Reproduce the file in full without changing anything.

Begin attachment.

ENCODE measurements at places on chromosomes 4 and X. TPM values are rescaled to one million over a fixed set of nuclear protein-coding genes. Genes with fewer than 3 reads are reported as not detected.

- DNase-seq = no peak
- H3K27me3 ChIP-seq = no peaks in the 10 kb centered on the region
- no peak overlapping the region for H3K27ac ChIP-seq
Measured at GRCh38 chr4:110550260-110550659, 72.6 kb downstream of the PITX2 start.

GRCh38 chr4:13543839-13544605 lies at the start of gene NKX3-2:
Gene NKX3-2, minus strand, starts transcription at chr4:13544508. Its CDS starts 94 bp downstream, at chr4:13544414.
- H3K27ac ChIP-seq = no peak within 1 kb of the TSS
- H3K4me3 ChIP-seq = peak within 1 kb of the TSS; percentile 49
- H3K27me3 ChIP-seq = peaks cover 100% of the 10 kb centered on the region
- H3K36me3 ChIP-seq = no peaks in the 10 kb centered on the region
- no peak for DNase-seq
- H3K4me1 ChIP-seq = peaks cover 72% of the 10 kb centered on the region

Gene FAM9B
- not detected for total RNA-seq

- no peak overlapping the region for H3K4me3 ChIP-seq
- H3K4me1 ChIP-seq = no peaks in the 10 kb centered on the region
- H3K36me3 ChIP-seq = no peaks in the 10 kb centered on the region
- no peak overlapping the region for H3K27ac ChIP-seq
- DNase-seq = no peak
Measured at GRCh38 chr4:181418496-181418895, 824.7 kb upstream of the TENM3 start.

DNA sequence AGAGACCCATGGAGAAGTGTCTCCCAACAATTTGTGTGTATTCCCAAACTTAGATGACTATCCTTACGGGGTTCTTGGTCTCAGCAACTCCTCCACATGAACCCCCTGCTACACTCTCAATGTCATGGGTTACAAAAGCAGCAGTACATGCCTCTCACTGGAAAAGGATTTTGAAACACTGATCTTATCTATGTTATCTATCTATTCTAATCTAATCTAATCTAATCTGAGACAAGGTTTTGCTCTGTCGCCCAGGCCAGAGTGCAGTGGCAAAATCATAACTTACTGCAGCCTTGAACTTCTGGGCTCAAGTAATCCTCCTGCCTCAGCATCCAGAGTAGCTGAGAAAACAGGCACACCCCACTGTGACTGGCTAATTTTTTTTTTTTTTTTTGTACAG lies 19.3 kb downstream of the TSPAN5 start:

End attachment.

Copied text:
ENCODE measurements at places on chromosomes 4 and X. TPM values are rescaled to one million over a fixed set of nuclear protein-coding genes. Genes with fewer than 3 reads are reported as not detected.

- DNase-seq = no peak
- H3K27me3 ChIP-seq = no peaks in the 10 kb centered on the region
- no peak overlapping the region for H3K27ac ChIP-seq
Measured at GRCh38 chr4:110550260-110550659, 72.6 kb downstream of the PITX2 start.

GRCh38 chr4:13543839-13544605 lies at the start of gene NKX3-2:
Gene NKX3-2, minus strand, starts transcription at chr4:13544508. Its CDS starts 94 bp downstream, at chr4:13544414.
- H3K27ac ChIP-seq = no peak within 1 kb of the TSS
- H3K4me3 ChIP-seq = peak within 1 kb of the TSS; percentile 49
- H3K27me3 ChIP-seq = peaks cover 100% of the 10 kb centered on the region
- H3K36me3 ChIP-seq = no peaks in the 10 kb centered on the region
- no peak for DNase-seq
- H3K4me1 ChIP-seq = peaks cover 72% of the 10 kb centered on the region

Gene FAM9B
- not detected for total RNA-seq

- no peak overlapping the region for H3K4me3 ChIP-seq
- H3K4me1 ChIP-seq = no peaks in the 10 kb centered on the region
- H3K36me3 ChIP-seq = no peaks in the 10 kb centered on the region
- no peak overlapping the region for H3K27ac ChIP-seq
- DNase-seq = no peak
Measured at GRCh38 chr4:181418496-181418895, 824.7 kb upstream of the TENM3 start.

DNA sequence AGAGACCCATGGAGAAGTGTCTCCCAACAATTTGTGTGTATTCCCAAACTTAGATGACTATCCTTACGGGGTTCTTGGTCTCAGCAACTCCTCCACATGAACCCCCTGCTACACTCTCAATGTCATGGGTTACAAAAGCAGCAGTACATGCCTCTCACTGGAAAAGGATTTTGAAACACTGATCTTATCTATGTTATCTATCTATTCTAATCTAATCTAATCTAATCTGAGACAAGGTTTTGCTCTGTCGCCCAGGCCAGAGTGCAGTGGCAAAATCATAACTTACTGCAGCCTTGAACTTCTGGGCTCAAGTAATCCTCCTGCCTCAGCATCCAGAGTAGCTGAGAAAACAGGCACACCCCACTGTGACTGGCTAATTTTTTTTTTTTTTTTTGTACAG lies 19.3 kb downstream of the TSPAN5 start: